Thursday, March 17, 2016

Ted Cruz fully to blame for giving Obama too much blame?

Does PolitiFact show a left-leaning bias in the blame game?

We thought PolitiFact went a bit easy on President Obama in a State of the Union speech some time ago. Obama said businesses had created so many jobs. PolitiFact said Obama's claim was "Half True" but then later elevated the rating to "Mostly True" because the president did not take as much credit as PolitiFact had first believed.

No, of course there was no concrete explanation for why PolitiFact changed its opinion.

PolitiFact played the blame game again on March 16, 2016, this time with Ted Cruz.

Here's how it looked:


PolitiFact said Cruz said President Obama has been presiding over U.S. jobs going overseas. PolitiFact reasons that Cruz gives Obama too much blame and so rates Cruz's claim "Mostly False."

Whatever plausibility PolitiFact's rating carries from its headline and deck material ought to fade pretty quickly once readers stumble over what Cruz actually said (bold emphasis added):
[Meet the Press host] Chuck Todd played a clip of Obama saying the Republicans are significantly to blame for the angry tone of politics today.

Cruz responded, "You know, Chuck, Barack Obama's a world-class demagogue. That language there is designed to divide us. No, Mr. President, we're not angry at that. We're angry at politicians in Washington, including you, who ignore the men and women who elected you, who have been presiding over our jobs going overseas for seven years."

The part of Cruz’s comment that caught our eye was that Obama has "been presiding over our jobs going overseas for seven years." We decided to take a look. (Cruz’s staff did not respond to inquiries.)
To factually conclude that too much blame was placed, the fact checker needs a blame baseline. Knowing whether Cruz blamed the president too much requires the fact checker to reasonably gauge how much blame Cruz placed on the president.

We think Cruz made that very difficult for PolitiFact with the wording he used, for Cruz did not single out the president. Cruz first mentions anger at "politicians in Washington" and after that makes clear Obama is included in the group ("including you").

So how much blame is Cruz placing on Obama, based on what Cruz said? How is the blame divided up between "politicians in Washington" and President Obama?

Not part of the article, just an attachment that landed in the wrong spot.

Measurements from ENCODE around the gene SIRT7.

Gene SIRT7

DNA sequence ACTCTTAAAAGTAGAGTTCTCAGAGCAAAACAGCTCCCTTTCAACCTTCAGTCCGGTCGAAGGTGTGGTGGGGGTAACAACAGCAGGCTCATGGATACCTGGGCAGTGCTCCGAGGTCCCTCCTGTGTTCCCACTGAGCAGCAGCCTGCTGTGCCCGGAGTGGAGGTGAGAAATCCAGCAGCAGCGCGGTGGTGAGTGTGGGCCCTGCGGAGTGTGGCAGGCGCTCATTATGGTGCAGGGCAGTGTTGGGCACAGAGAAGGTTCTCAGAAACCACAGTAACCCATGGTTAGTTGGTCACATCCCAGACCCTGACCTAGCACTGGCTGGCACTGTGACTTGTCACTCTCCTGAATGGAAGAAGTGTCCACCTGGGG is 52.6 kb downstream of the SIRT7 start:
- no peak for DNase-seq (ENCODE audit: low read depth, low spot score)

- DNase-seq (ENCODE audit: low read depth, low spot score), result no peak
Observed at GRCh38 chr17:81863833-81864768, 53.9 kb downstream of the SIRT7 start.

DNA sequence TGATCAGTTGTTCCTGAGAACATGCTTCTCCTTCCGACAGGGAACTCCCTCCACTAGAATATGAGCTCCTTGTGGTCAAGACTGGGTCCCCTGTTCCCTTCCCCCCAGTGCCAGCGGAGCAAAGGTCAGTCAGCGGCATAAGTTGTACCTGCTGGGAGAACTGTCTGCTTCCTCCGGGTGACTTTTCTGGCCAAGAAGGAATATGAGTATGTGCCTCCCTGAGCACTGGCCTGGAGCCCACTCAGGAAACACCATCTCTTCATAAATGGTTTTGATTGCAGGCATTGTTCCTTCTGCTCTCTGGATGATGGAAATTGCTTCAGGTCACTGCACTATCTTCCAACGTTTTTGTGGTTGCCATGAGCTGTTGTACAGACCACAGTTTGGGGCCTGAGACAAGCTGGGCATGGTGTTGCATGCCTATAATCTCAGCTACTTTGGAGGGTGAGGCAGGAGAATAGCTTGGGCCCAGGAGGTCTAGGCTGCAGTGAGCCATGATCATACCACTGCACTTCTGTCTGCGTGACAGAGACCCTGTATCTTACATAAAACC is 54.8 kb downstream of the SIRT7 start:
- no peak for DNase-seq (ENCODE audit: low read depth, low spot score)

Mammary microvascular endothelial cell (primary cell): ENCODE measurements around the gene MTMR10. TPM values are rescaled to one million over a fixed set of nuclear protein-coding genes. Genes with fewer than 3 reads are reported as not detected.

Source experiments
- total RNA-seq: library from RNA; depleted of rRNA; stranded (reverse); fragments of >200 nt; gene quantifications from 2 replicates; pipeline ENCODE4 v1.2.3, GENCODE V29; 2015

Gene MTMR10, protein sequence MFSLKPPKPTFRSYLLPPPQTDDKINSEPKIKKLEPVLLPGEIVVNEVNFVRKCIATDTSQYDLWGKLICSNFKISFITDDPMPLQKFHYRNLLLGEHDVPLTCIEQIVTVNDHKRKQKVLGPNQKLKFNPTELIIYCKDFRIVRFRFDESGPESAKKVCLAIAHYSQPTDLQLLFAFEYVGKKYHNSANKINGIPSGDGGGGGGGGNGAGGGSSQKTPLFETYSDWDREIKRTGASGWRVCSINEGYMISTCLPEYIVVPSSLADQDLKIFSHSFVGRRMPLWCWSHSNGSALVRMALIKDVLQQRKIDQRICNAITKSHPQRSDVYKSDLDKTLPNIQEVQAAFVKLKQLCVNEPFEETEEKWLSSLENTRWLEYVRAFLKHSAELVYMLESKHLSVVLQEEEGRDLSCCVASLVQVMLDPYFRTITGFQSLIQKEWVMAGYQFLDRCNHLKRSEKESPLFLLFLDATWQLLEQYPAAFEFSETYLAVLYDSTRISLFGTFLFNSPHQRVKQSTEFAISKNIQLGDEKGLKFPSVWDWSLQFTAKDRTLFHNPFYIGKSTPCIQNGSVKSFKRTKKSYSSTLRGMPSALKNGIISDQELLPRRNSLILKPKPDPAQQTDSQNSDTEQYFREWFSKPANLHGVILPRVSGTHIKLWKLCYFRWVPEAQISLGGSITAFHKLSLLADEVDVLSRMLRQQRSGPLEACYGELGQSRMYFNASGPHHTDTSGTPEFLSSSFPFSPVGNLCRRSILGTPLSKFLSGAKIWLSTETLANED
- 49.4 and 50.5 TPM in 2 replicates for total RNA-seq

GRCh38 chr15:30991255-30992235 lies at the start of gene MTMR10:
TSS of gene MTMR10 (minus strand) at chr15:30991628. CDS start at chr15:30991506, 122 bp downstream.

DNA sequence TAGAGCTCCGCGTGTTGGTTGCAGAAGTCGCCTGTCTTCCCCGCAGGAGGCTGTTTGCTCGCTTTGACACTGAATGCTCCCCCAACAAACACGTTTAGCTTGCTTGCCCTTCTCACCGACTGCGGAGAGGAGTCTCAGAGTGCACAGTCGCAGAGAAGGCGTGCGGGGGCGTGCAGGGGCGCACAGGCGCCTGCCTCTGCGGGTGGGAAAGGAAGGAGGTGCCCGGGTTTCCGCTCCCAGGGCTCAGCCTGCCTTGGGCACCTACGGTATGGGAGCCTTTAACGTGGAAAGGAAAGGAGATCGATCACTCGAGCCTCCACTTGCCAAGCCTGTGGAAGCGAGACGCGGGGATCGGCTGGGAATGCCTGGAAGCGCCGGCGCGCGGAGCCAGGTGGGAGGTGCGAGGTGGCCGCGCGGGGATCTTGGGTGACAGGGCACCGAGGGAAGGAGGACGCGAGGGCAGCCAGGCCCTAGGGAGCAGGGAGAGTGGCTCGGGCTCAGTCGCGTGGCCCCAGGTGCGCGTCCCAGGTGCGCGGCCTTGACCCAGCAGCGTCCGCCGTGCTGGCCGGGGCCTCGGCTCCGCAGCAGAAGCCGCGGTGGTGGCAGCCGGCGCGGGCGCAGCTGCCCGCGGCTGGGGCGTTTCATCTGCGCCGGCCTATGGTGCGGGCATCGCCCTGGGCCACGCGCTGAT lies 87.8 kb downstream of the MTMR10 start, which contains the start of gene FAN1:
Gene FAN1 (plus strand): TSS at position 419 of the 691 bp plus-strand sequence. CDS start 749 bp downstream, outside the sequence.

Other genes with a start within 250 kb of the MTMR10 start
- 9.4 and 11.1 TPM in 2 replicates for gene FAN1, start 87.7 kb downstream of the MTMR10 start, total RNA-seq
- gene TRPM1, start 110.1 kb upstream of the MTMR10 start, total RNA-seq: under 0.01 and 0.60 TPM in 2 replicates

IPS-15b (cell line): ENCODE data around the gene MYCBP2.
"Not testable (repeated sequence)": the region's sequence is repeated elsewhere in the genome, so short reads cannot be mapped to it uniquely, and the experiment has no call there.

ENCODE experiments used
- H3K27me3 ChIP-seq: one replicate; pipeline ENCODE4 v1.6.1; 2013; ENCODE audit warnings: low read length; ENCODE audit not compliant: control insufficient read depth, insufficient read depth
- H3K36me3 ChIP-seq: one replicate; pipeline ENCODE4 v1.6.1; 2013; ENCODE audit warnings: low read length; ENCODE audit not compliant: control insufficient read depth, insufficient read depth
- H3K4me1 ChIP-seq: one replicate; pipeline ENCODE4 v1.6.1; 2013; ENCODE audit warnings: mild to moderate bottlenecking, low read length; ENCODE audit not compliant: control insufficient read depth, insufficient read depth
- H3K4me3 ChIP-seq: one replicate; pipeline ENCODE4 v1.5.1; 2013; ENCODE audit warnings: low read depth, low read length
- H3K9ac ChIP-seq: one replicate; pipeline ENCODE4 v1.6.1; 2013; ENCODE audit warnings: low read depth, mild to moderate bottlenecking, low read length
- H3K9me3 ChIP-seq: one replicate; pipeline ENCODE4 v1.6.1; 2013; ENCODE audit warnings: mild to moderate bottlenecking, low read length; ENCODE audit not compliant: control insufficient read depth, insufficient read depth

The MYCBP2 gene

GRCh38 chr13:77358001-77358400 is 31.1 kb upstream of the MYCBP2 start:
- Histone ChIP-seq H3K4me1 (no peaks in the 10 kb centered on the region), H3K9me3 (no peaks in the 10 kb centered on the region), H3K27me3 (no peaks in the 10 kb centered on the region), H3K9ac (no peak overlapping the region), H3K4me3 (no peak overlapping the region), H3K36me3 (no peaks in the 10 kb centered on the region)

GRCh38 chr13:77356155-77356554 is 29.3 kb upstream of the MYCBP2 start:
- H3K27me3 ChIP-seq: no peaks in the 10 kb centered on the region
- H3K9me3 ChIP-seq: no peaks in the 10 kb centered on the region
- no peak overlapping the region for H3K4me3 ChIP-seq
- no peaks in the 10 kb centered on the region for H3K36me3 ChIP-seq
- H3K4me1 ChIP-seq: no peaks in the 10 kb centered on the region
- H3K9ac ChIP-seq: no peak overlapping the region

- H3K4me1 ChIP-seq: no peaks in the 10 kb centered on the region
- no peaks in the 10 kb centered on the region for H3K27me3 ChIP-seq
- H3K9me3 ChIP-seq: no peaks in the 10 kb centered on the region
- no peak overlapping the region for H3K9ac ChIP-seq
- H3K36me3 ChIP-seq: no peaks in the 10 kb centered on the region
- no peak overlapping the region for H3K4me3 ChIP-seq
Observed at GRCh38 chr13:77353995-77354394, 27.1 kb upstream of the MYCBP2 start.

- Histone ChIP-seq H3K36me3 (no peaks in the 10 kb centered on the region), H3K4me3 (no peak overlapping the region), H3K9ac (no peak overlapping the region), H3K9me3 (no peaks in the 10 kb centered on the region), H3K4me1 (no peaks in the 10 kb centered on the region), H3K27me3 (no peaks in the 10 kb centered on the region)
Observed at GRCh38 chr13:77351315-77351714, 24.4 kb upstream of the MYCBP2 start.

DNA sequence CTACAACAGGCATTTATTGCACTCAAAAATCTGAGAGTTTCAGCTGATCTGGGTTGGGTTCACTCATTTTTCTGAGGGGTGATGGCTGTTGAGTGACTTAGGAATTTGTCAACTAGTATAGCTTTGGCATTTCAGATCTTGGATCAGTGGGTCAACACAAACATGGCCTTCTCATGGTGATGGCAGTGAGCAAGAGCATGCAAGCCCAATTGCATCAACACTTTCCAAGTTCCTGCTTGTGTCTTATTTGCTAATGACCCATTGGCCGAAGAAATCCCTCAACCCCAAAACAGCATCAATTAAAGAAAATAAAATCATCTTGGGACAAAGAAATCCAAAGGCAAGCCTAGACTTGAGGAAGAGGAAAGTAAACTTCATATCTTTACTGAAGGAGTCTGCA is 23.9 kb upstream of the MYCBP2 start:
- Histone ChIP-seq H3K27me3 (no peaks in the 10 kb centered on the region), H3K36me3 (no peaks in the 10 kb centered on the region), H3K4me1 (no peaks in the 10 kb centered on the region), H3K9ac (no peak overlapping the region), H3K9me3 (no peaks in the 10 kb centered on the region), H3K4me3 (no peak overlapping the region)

We don't see any way for PolitiFact to make that determination without simply making an assumption. Cruz offered no guidance. There's nothing in the context that helps. At least in the earlier case featuring President Obama we have the context of the State of the Union address. Presidents use that address to implicitly play up the benefits of their policies.

PolitiFact apparently assumes Cruz is blaming the president particularly for some unspecified role in allowing jobs to go overseas. Cruz doesn't even specify how much blame falls on Washington politicians, let alone the president. It isn't even necessary to assume that the anger at Obama and other Washington politicians is justified anger.

Is this fact-checking? It's hard to see how it qualifies.

PolitiFact has no trouble at all, despite the ambiguous nature of Cruz's claim, finding that Cruz placed too much blame on Obama. And PolitiFact likewise has an easy time assigning blame to Cruz for wrongly assigning blame, ergo the "Mostly False" rating.

PolitiFact considered no Cruz blame on "Washington politicians" other than President Obama.

In a way, it's easy to understand why PolitiFact left the other Washington politicians out of its consideration. Keeping them in consideration makes the fact check even more difficult than doing one that places an unspecified degree of blame on Obama. Pretending Cruz did not spread the blame around makes it easier for PolitiFact to maintain the fiction that Cruz placed too much blame on Obama.

We hasten to point out that such an approach hardly qualifies as unbiased.

6 comments:

  1. Just to let you know, you aren't fooling anyone but the terminally stupid and willfully ignorant with your blog, i.e., this domain, and the time and money you spend on it, is a waste.

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    Replies
    1. If we could get a substantive criticism from you, William G. Hayes, we'd count our time and money well spent.